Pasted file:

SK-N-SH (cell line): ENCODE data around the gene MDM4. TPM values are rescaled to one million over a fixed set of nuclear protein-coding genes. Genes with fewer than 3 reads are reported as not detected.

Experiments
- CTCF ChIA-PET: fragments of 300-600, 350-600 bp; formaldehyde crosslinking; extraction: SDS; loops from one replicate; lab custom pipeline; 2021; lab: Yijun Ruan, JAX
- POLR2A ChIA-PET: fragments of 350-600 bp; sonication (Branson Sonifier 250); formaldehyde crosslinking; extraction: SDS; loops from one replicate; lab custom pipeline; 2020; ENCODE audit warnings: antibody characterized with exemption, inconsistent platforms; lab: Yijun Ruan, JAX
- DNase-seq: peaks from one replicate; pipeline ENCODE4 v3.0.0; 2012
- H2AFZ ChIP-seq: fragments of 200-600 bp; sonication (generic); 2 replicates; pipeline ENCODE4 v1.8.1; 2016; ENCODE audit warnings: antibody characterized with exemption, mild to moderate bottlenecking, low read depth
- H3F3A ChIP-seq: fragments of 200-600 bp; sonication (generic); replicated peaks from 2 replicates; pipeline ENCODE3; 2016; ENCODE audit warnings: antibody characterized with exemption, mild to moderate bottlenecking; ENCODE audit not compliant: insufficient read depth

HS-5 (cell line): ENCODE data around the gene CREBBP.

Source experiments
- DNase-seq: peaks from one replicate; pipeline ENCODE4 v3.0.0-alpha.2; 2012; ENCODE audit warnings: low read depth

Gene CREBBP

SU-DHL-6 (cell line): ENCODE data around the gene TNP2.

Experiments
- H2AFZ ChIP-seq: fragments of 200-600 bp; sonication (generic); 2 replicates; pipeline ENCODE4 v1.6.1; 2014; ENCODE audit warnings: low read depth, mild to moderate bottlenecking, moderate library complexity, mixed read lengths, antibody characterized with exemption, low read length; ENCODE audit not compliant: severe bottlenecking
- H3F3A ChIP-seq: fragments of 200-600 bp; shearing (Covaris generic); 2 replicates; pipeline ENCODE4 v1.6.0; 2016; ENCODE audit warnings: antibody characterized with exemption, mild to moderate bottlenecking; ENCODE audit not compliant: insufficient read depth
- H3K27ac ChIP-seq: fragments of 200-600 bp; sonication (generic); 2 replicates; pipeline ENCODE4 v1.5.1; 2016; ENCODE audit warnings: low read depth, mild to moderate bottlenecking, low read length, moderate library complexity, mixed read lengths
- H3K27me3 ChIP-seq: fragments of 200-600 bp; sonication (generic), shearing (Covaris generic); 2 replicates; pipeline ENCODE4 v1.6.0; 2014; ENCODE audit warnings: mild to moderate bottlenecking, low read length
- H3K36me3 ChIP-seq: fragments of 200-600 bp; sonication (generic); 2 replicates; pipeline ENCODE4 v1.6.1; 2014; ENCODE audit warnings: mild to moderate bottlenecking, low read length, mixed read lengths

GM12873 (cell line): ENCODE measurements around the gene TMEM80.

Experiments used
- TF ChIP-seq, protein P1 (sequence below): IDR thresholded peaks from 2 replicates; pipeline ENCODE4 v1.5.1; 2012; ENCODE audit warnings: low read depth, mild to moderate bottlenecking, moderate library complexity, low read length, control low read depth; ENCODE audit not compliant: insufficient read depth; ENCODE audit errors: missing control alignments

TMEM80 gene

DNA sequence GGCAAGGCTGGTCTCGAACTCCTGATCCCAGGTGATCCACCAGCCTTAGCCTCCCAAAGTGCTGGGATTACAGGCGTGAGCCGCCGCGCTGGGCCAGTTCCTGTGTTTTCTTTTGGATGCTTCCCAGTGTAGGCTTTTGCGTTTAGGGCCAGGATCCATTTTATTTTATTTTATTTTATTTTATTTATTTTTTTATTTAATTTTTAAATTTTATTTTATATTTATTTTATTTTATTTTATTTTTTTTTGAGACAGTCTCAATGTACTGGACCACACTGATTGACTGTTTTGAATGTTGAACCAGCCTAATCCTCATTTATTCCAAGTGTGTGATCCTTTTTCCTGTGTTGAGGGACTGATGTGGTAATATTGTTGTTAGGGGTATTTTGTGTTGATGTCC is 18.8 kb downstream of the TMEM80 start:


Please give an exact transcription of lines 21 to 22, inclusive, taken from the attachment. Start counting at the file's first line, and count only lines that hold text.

- TF ChIP-seq, protein P1 (sequence below): IDR thresholded peaks from 2 replicates; pipeline ENCODE4 v1.5.1; 2012; ENCODE audit warnings: low read depth, mild to moderate bottlenecking, moderate library complexity, low read length, control low read depth; ENCODE audit not compliant: insufficient read depth; ENCODE audit errors: missing control alignments

TMEM80 gene